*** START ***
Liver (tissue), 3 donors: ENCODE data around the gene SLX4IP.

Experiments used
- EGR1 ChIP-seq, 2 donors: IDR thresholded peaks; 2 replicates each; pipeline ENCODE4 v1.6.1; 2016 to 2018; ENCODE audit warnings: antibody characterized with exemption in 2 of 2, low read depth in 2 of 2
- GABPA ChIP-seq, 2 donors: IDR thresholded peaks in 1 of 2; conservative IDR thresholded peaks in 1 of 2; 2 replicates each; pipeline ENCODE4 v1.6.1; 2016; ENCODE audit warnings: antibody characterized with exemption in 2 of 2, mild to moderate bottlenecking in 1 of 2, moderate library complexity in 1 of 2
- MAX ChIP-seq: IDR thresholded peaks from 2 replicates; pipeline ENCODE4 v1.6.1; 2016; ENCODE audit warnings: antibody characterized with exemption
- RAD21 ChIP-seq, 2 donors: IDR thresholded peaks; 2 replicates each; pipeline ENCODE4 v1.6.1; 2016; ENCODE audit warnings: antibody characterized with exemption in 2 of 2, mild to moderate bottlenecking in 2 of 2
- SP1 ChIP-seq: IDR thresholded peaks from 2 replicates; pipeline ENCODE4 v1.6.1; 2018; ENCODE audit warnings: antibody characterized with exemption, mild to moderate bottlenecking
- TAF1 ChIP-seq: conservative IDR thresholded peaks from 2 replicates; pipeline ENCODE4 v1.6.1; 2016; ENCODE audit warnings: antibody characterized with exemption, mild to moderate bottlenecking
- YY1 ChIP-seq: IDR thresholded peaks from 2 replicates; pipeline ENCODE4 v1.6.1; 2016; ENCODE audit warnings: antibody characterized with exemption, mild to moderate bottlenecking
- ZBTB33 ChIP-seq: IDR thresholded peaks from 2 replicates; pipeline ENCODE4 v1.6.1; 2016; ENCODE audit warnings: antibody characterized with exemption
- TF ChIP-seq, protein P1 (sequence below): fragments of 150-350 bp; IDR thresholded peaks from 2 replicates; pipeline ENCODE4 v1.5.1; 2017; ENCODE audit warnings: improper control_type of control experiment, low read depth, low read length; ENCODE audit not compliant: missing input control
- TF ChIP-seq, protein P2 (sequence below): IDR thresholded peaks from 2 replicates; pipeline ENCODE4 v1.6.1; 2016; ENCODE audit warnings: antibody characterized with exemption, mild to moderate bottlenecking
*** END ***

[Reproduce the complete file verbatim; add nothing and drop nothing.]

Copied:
Liver (tissue), 3 donors: ENCODE data around the gene SLX4IP.

Experiments used
- EGR1 ChIP-seq, 2 donors: IDR thresholded peaks; 2 replicates each; pipeline ENCODE4 v1.6.1; 2016 to 2018; ENCODE audit warnings: antibody characterized with exemption in 2 of 2, low read depth in 2 of 2
- GABPA ChIP-seq, 2 donors: IDR thresholded peaks in 1 of 2; conservative IDR thresholded peaks in 1 of 2; 2 replicates each; pipeline ENCODE4 v1.6.1; 2016; ENCODE audit warnings: antibody characterized with exemption in 2 of 2, mild to moderate bottlenecking in 1 of 2, moderate library complexity in 1 of 2
- MAX ChIP-seq: IDR thresholded peaks from 2 replicates; pipeline ENCODE4 v1.6.1; 2016; ENCODE audit warnings: antibody characterized with exemption
- RAD21 ChIP-seq, 2 donors: IDR thresholded peaks; 2 replicates each; pipeline ENCODE4 v1.6.1; 2016; ENCODE audit warnings: antibody characterized with exemption in 2 of 2, mild to moderate bottlenecking in 2 of 2
- SP1 ChIP-seq: IDR thresholded peaks from 2 replicates; pipeline ENCODE4 v1.6.1; 2018; ENCODE audit warnings: antibody characterized with exemption, mild to moderate bottlenecking
- TAF1 ChIP-seq: conservative IDR thresholded peaks from 2 replicates; pipeline ENCODE4 v1.6.1; 2016; ENCODE audit warnings: antibody characterized with exemption, mild to moderate bottlenecking
- YY1 ChIP-seq: IDR thresholded peaks from 2 replicates; pipeline ENCODE4 v1.6.1; 2016; ENCODE audit warnings: antibody characterized with exemption, mild to moderate bottlenecking
- ZBTB33 ChIP-seq: IDR thresholded peaks from 2 replicates; pipeline ENCODE4 v1.6.1; 2016; ENCODE audit warnings: antibody characterized with exemption
- TF ChIP-seq, protein P1 (sequence below): fragments of 150-350 bp; IDR thresholded peaks from 2 replicates; pipeline ENCODE4 v1.5.1; 2017; ENCODE audit warnings: improper control_type of control experiment, low read depth, low read length; ENCODE audit not compliant: missing input control
- TF ChIP-seq, protein P2 (sequence below): IDR thresholded peaks from 2 replicates; pipeline ENCODE4 v1.6.1; 2016; ENCODE audit warnings: antibody characterized with exemption, mild to moderate bottlenecking